after dinner sneeze

a lot of g says, t says

trust the dr. [loosen]

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t says:  a has been a fan of Dr. Loosen Rieslings for a while.  I, on the other hand, generally stay away from German Rieslings – they never do anything for me.  They’re often too sweet for my palate and make any fruit notes taste more like fruits that are preserved in sugary syrup (e.g. Dole peaches), which is heavy and overwhelming.  For dessert, great.  For eating with stinky cheeses, fine.  But for a meal or by itself, it’s just too distracting.  I even branched out to some Trimbach Riesling from France, which was supposed to be fairly iconic, but was ultimately disappointed. Why had Rieslings forsaken me?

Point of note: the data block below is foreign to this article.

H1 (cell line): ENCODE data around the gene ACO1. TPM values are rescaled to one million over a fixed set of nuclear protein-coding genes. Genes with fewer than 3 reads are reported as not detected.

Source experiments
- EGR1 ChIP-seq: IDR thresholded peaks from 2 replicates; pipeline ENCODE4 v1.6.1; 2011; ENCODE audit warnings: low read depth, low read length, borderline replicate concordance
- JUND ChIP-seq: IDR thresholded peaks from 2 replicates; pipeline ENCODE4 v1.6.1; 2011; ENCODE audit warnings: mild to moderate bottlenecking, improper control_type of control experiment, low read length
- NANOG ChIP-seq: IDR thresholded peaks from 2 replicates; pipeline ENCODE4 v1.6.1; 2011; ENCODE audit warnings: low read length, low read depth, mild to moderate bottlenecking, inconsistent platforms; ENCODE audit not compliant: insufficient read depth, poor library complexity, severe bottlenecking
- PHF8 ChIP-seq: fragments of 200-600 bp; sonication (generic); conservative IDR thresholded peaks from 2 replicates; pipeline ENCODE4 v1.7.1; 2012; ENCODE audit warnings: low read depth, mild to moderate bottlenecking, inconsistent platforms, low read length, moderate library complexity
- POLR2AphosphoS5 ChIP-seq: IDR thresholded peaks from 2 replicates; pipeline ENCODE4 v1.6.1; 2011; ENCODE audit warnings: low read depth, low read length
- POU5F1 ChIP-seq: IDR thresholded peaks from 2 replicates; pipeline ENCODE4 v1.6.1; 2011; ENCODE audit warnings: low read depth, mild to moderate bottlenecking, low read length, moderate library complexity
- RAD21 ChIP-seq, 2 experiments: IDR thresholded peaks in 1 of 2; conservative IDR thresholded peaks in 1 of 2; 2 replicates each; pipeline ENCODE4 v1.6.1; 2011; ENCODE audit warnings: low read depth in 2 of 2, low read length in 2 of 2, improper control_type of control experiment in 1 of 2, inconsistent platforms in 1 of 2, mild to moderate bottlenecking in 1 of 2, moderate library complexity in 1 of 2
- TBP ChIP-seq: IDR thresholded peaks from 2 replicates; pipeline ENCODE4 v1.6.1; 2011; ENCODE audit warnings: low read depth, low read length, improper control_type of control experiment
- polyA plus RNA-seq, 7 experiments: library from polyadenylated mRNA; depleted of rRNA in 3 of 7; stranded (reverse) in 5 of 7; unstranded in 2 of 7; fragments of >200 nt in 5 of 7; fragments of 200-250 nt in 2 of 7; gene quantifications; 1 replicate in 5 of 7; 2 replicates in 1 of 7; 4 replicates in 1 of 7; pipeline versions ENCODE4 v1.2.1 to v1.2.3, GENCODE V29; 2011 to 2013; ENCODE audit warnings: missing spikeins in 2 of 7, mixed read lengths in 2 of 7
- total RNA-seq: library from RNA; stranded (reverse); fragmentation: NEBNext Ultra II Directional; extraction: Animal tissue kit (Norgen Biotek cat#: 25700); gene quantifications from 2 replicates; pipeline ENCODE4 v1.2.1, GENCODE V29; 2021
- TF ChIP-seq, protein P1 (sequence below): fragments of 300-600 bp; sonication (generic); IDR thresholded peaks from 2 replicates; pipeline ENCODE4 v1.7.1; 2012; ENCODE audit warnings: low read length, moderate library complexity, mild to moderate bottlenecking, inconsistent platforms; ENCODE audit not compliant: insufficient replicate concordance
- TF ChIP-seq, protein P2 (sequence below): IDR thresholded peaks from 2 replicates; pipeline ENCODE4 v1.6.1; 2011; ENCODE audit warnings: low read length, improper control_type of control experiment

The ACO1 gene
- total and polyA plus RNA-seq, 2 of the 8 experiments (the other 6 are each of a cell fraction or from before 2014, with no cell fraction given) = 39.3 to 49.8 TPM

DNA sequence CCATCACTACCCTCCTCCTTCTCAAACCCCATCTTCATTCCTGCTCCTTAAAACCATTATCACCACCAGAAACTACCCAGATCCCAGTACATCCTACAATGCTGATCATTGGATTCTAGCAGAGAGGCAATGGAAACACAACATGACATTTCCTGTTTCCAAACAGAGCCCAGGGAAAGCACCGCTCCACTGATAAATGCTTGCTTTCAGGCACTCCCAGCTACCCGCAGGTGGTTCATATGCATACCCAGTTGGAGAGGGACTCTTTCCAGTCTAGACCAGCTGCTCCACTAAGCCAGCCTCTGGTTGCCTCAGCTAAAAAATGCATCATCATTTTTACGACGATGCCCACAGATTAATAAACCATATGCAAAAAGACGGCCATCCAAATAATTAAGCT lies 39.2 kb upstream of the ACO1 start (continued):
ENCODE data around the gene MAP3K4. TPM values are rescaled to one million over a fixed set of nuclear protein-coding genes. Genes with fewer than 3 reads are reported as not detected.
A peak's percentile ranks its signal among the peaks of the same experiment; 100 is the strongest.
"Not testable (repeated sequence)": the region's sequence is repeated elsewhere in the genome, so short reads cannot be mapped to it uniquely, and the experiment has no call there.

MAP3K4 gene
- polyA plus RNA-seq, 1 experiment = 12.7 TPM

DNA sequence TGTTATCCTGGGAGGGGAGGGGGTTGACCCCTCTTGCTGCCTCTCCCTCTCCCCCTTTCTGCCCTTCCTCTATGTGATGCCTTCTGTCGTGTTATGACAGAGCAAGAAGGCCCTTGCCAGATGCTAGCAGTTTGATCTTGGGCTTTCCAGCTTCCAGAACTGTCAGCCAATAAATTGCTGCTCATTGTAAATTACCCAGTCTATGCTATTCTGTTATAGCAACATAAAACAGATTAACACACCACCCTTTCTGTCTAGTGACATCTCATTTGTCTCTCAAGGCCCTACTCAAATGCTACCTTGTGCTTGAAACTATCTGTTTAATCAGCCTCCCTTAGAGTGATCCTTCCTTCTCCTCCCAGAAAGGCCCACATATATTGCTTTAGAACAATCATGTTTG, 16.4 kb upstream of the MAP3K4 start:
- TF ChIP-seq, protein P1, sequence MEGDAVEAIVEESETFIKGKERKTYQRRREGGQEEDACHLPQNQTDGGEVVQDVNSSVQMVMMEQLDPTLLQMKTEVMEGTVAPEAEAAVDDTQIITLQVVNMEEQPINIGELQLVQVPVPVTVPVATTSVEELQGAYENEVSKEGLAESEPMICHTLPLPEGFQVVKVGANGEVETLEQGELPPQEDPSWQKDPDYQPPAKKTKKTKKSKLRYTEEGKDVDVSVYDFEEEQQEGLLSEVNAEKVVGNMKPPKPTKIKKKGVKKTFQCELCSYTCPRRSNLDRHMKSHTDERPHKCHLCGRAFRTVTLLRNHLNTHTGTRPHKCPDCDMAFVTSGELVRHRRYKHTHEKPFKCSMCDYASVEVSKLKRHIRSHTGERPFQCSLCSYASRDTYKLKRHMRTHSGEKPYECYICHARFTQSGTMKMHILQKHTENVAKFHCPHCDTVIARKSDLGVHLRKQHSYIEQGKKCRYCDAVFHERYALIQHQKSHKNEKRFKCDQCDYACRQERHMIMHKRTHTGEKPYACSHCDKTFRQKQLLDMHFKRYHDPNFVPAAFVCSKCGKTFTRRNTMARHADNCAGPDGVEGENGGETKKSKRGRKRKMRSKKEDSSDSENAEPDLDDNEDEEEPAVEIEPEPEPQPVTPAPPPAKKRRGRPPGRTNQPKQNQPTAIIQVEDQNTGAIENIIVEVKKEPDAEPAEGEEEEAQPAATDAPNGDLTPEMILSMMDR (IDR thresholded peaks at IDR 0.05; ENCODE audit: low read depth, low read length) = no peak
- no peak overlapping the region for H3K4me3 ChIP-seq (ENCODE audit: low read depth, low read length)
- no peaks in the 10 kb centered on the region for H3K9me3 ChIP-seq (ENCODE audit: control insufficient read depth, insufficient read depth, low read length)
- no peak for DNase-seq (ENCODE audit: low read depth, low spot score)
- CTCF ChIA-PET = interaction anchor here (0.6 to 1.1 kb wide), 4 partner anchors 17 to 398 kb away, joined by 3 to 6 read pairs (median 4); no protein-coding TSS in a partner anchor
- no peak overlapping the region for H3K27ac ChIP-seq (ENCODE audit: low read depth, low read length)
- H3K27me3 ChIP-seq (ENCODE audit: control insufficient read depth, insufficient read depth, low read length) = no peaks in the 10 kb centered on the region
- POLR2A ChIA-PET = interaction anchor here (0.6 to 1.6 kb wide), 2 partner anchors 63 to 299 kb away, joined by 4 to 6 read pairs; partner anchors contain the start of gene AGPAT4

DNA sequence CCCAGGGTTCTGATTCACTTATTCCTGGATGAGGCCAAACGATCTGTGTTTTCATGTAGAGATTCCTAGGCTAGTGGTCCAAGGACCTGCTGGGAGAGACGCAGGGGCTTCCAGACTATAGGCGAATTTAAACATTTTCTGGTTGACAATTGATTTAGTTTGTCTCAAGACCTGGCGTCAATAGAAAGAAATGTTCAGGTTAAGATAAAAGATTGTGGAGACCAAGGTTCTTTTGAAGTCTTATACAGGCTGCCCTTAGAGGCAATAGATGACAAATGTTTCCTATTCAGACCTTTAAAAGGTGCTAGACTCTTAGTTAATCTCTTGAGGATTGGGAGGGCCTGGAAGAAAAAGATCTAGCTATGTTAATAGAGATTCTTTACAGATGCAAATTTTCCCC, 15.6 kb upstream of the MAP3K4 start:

When planning an 18-person adventure to Han Dynasty, I needed to bring multiple bottles of wine that would make everybody happy (we were celebrating birthdays, including g’s!).  a once again chimed in with Dr. Loosen.  Although hesitant, I figured that if I’m looking for a crowd-pleaser, semi-sweet wines are easier than dry ones.  After I did some research/googling, I found that Dr. Loosen is a pretty famous name when it comes to German Rieslings … however … there are quite a few different bottlings to choose from! I only needed one!  What to choose, what to choose?

This is what I did …  First, I had to re-learn the German “ranking” system for their wines (my CSW knowledge was a little fuzzy).  ‘Ze Germans put their wines into four different tiers of “quality”:
Tafelwein (table wine)
Landwein (‘country wine’)
QbA (‘region-specific wine’)
Pradikatswein (‘superior quality wine’ … from a specific region)